Gamma-amino butyric acid, or GABA for short, is a neurotransmitter, like serotonin or dopamine. Neurotransmitters act like messengers in the central nervous system to transmit messages and brain function that turn into thoughts, feelings, and behaviours.
GABA controls feelings of calm and relaxation. It is inhibitory in the brain, meaning it slows nerve firing in the central nervous system. This can take someone from feeling “fired up” to feeling calm. GABA deficiency, on the other hand, can leave a person feeling chronic stress and tension, without a chance to feel relaxed or calm.
GABA supplementation has been shown to effectively reduce anxiety, panic attacks, depression, social anxiety, physical tension, and even counteract the sleeplessness caused by too much caffeine (Mabunga et. al., 2015). Several medications like benzodiazepines (Ativan, Valium, etc), muscle relaxants, and pain medications use the GABA system to create sedation or pain reduction (Jewett and Sharma, 2019).
Over the years, there has been some controversy about the best use of GABA in mental health (Boonstra et. al., 2015). In general, in order for a compound to work on the brain, it needs to be digested, absorbed into the blood, then cross the blood-brain-barrier (BBB), which is a boundary between the blood and the brain. This boundary helps protect the brain from things in the blood by filtering it. GABA is a large molecule, which means that for most people with a functioning BBB, it would not normally cross the boundary very easily.
GABA supplementation was controversial for a long time, with clinicians suggesting that GABA could not cross the BBB unless it was “leaky”, in other words, letting large things through that shouldn’t be going through. This has been likened to “leaky gut” wherein the digestive system begins to break down and things are absorbed improperly. A leaky BBB would mean that a person is more susceptible to brain toxicity, heavy metals, mold toxins, and other harmful chemicals. Thankfully, other mechanisms have been discovered to explain how GABA functions without indicating a compromised BBB.
Research on GABA shows there are 3 other ways that GABA can enter the brain and exert a calming effect:
- Did you know that a few years ago researchers discovered a new organ system in the human body? In 2017, researchers at NIH published a paper describing a lymphatic vessel system that offers a form of communication between the brain and the body’s blood system. Although completely new to research and clinical understanding, it is possible that the GABA signalling system works through a lymphatic communication connection that bypasses the BBB altogether.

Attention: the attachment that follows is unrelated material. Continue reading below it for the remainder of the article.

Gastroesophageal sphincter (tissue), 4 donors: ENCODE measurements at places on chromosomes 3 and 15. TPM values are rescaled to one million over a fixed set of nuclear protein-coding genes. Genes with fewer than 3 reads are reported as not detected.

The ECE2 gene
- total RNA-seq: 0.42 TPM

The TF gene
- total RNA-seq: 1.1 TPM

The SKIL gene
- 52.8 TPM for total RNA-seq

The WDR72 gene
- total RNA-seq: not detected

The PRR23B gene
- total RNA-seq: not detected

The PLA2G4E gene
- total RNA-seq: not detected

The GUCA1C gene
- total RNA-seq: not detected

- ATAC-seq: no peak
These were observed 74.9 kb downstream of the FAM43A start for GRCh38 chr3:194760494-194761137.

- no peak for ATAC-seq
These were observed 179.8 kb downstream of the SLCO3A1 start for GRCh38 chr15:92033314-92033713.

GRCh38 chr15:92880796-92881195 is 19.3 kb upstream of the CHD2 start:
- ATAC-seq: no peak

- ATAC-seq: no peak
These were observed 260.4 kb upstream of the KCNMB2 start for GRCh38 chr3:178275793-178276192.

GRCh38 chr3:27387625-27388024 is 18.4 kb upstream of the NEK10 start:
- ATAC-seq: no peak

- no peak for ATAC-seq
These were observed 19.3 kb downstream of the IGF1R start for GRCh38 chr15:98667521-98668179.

Peripheral GABA receptors
- Neurotransmitters work by binding to receptors, which then has an effect on the cell (whether it is located in the brain, or your shoulder or jaw muscles). GABA has receptors all over the body, which likely account for its ability to reduce physical tension and stress all over. A decrease in physical tension, “holding” and clenching may then send a signal of safety and relaxation to the brain, which finally feels like it can relax too.
Gut-Brain Cross Talk
- This is my favourite and most powerful action of GABA on the central nervous system. GABA may actually exert its action on the brain from right inside the digestive system! Once GABA is absorbed in the intestine, it inhibits nerve activity in the enteric nervous system, a whole entire nervous system based in the gut that communicates directly with the central nervous system via the vagus nerve. GABA acting in the gut actually sends real-time nerve signals up the vagus nerve, effectively telling the brain to calm down. It’s the only place in the body that has this kind of strong two-way communication with the brain. It’s also a relatively new discovery, and it has huge implications for digestive and mental health. It’s the basis of what’s now called the gut-brain axis.
GABA is a safe and powerful tool for supporting mental health and new research is helping us understand how and why it’s so helpful. If you’re curious about using GABA to help control stress, physical tension, anxiety and stress, talk with an ND today who is familiar with using GABA properly.
- Mabunga, D. F. N., Gonzales, E. L. T., Kim, H. J., & Choung, S. Y. (2015). Treatment of GABA from fermented rice germ ameliorates caffeine-induced sleep disturbance in mice. Biomolecules & therapeutics, 23(3), 268
- Jewett, B. E., & Sharma, S. (2019). Physiology, GABA.
- Boonstra, E., de Kleijn, R., Colzato, L. S., Alkemade, A., Forstmann, B. U., & Nieuwenhuis, S. (2015). Neurotransmitters as food supplements: the effects of GABA on brain and behavior. Frontiers in psychology, 6, 1520
- Krantis, A. (2000). GABA in the mammalian enteric nervous system. Physiology, 15(6), 284-290